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Hoppin’ Like a Bunny


One problem that I had with the job at EMD—or, rather, that the job had with me—was that, at 33, I was about ten years older than the other guys. Troublemaker. Malcontent. I was bad news in the same way that a 33-year-old draftee would be bad news in the army even if he was as fit as a twenty-something. A twenty-year-old is gung-ho and malleable; a thirty-year-old is just a tad cynical, a pain in the ass. That was me.

The foreman, the guy who had to deal with my attitude, was ten years younger than I but only in years. Myrrl McBride was a quiet guy who never lost his cool or his temper and who worked just as hard as we poor grunts. A grin was a display of deep emotion for Myrrl McBride. I liked him right off the bat, and he is still a friend these many years later. Whenever I was on the verge of throwing a fit or a tire iron, Myrrl would croon, "Easy money, boys, easy money! Like pickin' it right up off the ground!" My gorge would rise but then I would realize that he had skillfully defused my rage. "Shit," I’d mumble, and grin myself. This occasioned a bitter little ditty that I penned after a particularly bad night. I remember the refrain:

Easy money,
Hoppin’ like a bunny,
Laughin’ all the time.
Son: spend yer life at EMD,
Where workin' is a crime!

I emailed Myrrl the other day (he lives in North Carolina now), and he said that he had just stumbled upon "Easy Money," the whole opus. Must be fate. He is sending it to me. It is all yellowed, he says, like any sacred text, And he says that "easy money" was my phrase, not his. He also—bless him—implies that I was some sort of father figure for the pre-loaders and that my "wit and sense of humor" worked wonders for the crew’s morale.

Frightening, memory loss in one so young.

One of the perks of the job, if you want to call it that, was the quarterly EMD newsletter, which, I suppose, was meant to remind us that we were a family. (The truism that you can’t pick your family springs to mind.) Most of the news was of no great import ("EMD Gaining Foothold in Nepal!"), at least not to me. But then there were the human interest stories. The EMD driver who rescued the kitten up a tree, the one who realized that a woman was going into labor and stayed with her, reassured her, until the paramedics arrived. But sometimes they took a more heroic, albeit darker, tone. A typical account might be of an EMD driver (pre-loaders never got to be heroes and maybe I unconsciously resented that) who smelled smoke in a house he was delivering to. He pounded on the door frantically but to no avail. So he kicked it in and, in the back, through a wall of flame, saw a mother and child (and kitten?) overcome by the smoke. Heedless of his own safety, he raced right through the flames and dragged the victims to the safety of the back yard. Wow. Makes you want to cheer, right? But then came the (sucker)punch line, the real point of the story. With second degree burns on his arms and face, he politely refused the paramedics’ help AND FINISHED HIS ROUTE! I would throw the newsletter down and stomp on it while screaming at Diana, "These people are sick! SICK! Second degree burns and the only frigging thing that matters to EMD is.....!" Well, you can picture me spluttering, a man unmanned.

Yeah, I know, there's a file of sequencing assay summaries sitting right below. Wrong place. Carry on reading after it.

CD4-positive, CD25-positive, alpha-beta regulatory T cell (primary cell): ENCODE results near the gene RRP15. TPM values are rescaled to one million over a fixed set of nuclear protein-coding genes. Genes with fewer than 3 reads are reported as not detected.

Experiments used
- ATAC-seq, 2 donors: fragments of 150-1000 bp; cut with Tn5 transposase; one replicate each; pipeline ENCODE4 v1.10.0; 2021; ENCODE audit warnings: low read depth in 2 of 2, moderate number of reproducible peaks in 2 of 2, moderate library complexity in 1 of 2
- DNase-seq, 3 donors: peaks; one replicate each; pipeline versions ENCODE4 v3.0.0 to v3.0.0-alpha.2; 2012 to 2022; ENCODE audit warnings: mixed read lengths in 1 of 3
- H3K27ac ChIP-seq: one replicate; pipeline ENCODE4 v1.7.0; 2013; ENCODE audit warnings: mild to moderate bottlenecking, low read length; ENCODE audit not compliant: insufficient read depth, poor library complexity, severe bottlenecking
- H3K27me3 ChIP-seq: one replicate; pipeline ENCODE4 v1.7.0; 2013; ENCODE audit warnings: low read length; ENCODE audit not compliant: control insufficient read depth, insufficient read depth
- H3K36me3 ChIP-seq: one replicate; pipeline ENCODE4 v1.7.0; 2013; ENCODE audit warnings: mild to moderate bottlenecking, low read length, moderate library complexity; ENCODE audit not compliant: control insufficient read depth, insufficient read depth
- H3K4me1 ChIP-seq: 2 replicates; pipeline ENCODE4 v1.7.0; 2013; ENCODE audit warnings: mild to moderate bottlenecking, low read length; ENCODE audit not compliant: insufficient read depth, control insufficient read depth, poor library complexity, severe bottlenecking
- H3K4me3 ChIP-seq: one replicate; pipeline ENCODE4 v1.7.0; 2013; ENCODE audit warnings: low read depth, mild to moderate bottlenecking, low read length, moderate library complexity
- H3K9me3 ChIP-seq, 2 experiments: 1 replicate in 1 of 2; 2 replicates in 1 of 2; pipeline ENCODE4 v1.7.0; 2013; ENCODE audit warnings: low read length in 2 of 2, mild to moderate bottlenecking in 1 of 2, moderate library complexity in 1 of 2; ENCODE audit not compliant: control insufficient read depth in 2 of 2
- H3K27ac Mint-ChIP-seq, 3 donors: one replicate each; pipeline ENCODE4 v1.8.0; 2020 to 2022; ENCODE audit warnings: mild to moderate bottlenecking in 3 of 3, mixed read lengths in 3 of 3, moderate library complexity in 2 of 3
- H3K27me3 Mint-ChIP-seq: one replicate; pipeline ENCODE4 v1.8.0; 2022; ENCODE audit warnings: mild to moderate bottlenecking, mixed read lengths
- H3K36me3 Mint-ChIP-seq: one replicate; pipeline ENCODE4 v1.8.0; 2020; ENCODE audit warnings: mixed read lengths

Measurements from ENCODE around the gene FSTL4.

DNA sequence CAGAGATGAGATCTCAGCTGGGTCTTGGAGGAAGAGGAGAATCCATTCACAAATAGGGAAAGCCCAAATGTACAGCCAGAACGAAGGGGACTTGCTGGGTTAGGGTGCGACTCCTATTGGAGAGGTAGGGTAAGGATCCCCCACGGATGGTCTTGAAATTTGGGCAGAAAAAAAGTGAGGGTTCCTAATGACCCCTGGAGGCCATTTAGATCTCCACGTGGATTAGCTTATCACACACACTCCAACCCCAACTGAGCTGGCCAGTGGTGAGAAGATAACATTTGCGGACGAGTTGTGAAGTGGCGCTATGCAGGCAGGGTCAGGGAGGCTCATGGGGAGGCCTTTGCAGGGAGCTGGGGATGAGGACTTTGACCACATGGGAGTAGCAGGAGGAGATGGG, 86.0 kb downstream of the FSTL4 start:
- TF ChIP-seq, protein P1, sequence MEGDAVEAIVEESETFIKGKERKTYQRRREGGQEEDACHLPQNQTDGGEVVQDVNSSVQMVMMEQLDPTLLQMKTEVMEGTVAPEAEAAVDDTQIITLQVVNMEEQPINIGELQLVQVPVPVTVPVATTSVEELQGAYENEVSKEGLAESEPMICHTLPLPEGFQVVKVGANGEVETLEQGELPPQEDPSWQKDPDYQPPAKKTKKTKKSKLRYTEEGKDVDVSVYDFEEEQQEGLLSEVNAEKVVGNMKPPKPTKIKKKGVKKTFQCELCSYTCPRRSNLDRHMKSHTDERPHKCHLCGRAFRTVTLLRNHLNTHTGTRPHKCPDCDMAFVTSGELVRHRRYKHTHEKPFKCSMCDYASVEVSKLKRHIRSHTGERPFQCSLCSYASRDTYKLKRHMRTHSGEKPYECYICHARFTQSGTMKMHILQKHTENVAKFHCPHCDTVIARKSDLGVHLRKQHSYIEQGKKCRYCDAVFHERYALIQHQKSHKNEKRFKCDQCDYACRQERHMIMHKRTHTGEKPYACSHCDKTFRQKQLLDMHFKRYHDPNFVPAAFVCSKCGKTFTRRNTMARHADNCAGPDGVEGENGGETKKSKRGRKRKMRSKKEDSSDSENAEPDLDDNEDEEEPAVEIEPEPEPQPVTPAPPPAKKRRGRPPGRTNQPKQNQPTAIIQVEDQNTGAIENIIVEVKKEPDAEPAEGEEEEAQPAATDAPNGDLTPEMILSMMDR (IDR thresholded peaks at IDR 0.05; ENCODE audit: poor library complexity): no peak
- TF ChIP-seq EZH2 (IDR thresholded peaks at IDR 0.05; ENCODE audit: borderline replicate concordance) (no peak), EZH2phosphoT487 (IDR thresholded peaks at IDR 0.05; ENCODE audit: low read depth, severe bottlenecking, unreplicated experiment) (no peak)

One summer evening we had a small diversion before the shift. A delivery truck had been wreckered down from Taos. Somehow the driver had lost control on a mountain road and rolled this little Ford Econoline. There it—or what was left of it—was, behind the warehouse, and we were all gawking at it. (I assume that the driver finished his route on foot, hopping along while dragging his broken leg behind.) I noticed right off that any telltale corporate lettering or logo had been spray-painted over, and not very expertly at that.

"Myrrl," I said, "What the hell is that all about?" He explained that any area manager had a standard kit in the trunk of his company car, and the most important item in the kit was a spray can of that trademark brown paint (oops!). The very first thing any manager did was to spray over all incriminating signage.

"But Myrrl, that’s so transparently silly!"

"Of course it is," he replied with a grin, "But the ritual must be honored: EMD drivers, you see, never have accidents."

Such, such were the days. Or, rather, the nights.



Meet Your Macinstructor

Jerome Shea is an emeritus professor of English at the University of New Mexico, where he still teaches his classical tropes course every fall and his prose style course every spring. He has been the Weekend Wonk since January of 2007. His email is shea@macinstruct.com.


 
                          





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